Veteran US senator and war hero John McCain (pictured) - a towering figure in American politics for decades - died yesterday after stopping treatment for brain cancer, one year after the Republican went public with his diagnosis.
He was 81.
McCain underwent surgery in July 2017 to remove a blood clot in his brain after being diagnosed with an aggressive tumour called a glioblastoma. It's the same type of tumour that killed Sen Edward Kennedy at age 77 in 2009.
The senator's passing marked the end of a 35-year political career that brought the independent-minded Republican within reach of the White House as his party's presidential nominee
"It's been quite a ride," McCain, who was tortured during five years as a prisoner of war in Vietnam, wrote in a memoir published in May.
"I've known great passions, seen amazing wonders, fought in a war and helped make peace. I made a small place for myself in the story of America and the history of my times."
McCain, who was being treated at his ranch near Sedona, Arizona, was surrounded by his wife Cindy and his family during his final hours.
"He was a great fire who burned bright, and we lived in his light and warmth," said Meghan McCain, one of the senator's seven children - three of them from a previous marriage.
Near the driveway to his ranch a sign read 'Sen McCain, thank you for your service'.
In Washington, flags on Capitol Hill and the White House were lowered to half mast in his honour.
McCain's body will lie in state in the Capitol rotunda ahead of a funeral ceremony at the National Cathedral, the New York Times reported. He will then lie in state in the Arizona state capitol and be buried at Naval Academy in Annapolis, Maryland. Dates for the events have not yet been announced.
McCain made it known that he did not want Donald Trump to attend his funeral, US media reported.
President Trump, who once mocked McCain's war record, said he sent his "deepest sympathies and respect".
A rare Republican critic of Trump, McCain accused the president of "naivete", "egotism" and of sympathising with autocrats. He cast a decisive vote last year that killed Republican attempts to repeal Barack Obama's health care reforms, something Trump never forgave.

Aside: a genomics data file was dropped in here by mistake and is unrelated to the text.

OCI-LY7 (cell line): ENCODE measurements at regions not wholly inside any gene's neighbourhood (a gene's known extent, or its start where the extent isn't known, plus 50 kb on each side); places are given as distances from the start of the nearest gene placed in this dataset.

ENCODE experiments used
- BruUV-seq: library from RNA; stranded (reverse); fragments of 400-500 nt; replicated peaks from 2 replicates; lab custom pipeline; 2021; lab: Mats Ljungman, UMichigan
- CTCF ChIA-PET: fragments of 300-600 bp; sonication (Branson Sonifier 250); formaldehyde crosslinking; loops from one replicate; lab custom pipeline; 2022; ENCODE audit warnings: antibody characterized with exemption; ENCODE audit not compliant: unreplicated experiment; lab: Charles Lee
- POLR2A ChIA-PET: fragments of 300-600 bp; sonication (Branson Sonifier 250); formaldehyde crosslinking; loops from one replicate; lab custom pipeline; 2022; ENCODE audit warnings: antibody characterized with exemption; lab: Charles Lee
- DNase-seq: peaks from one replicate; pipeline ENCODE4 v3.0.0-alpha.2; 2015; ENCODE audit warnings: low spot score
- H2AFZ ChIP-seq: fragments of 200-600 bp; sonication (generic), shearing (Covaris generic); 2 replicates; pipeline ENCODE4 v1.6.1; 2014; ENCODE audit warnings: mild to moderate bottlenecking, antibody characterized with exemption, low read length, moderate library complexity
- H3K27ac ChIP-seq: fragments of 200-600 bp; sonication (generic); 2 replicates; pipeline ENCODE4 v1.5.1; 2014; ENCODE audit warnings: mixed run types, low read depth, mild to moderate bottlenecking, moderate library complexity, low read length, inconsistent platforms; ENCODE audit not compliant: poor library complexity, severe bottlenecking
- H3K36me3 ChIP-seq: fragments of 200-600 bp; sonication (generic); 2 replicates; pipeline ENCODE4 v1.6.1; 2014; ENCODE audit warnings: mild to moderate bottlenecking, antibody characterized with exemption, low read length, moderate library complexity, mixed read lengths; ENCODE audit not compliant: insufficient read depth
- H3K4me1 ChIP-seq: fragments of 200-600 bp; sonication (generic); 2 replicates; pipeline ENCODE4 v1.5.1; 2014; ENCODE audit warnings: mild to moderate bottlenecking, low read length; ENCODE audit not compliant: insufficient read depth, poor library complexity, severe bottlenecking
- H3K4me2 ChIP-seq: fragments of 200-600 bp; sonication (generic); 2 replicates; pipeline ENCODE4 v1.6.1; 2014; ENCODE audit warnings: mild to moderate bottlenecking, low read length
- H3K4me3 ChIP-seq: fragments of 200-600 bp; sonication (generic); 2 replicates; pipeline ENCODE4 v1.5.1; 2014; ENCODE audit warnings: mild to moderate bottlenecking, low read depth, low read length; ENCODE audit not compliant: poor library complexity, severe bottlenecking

All living former US presidents lined up to praise McCain's deep integrity.
"We are all in his debt," said Obama, the Democrat to whom McCain lost the presidency in 2008.
"We shared, for all our differences, a fidelity to something higher - the ideals for which generations of Americans and immigrants alike have fought, marched and sacrificed."
McCain "was a man of deep conviction and a patriot of the highest order," said Republican George W. Bush (2001-2009).
The senator requested that both Obama and Bush deliver eulogies at his funeral, US media reported.
Democrat Bill Clinton (1993-2001) praised McCain, saying he "frequently put partisanship aside," while Republican George H W Bush (1989-1993) hailed him as "a public servant of the rarest courage".
McCain "was a man of honour, a true patriot in the best sense of the word," wrote Democrat Jimmy Carter (1977-1981). "Americans will be forever grateful for his heroic military service & his steadfast integrity."
McCain spent more than three decades in the Senate, looming large in debates over war and peace and the moral direction of the nation.